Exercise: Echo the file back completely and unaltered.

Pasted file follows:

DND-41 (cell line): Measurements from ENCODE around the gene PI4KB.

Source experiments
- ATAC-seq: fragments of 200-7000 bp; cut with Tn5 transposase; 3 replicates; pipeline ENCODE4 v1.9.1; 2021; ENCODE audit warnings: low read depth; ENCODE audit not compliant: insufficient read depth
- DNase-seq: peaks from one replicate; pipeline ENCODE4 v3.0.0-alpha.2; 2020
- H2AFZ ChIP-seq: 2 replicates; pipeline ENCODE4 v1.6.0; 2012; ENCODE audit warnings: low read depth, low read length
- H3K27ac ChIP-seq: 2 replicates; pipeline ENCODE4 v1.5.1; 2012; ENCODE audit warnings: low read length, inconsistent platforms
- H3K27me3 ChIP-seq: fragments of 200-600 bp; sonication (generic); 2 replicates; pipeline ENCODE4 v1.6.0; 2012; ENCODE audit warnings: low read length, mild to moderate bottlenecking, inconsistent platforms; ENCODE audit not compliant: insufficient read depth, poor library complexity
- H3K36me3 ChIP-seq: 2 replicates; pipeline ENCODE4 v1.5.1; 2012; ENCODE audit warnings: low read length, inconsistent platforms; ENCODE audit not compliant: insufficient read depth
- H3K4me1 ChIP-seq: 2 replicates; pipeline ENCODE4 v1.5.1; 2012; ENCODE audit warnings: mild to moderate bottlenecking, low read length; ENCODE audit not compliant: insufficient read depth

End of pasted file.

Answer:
DND-41 (cell line): Measurements from ENCODE around the gene PI4KB.

Source experiments
- ATAC-seq: fragments of 200-7000 bp; cut with Tn5 transposase; 3 replicates; pipeline ENCODE4 v1.9.1; 2021; ENCODE audit warnings: low read depth; ENCODE audit not compliant: insufficient read depth
- DNase-seq: peaks from one replicate; pipeline ENCODE4 v3.0.0-alpha.2; 2020
- H2AFZ ChIP-seq: 2 replicates; pipeline ENCODE4 v1.6.0; 2012; ENCODE audit warnings: low read depth, low read length
- H3K27ac ChIP-seq: 2 replicates; pipeline ENCODE4 v1.5.1; 2012; ENCODE audit warnings: low read length, inconsistent platforms
- H3K27me3 ChIP-seq: fragments of 200-600 bp; sonication (generic); 2 replicates; pipeline ENCODE4 v1.6.0; 2012; ENCODE audit warnings: low read length, mild to moderate bottlenecking, inconsistent platforms; ENCODE audit not compliant: insufficient read depth, poor library complexity
- H3K36me3 ChIP-seq: 2 replicates; pipeline ENCODE4 v1.5.1; 2012; ENCODE audit warnings: low read length, inconsistent platforms; ENCODE audit not compliant: insufficient read depth
- H3K4me1 ChIP-seq: 2 replicates; pipeline ENCODE4 v1.5.1; 2012; ENCODE audit warnings: mild to moderate bottlenecking, low read length; ENCODE audit not compliant: insufficient read depth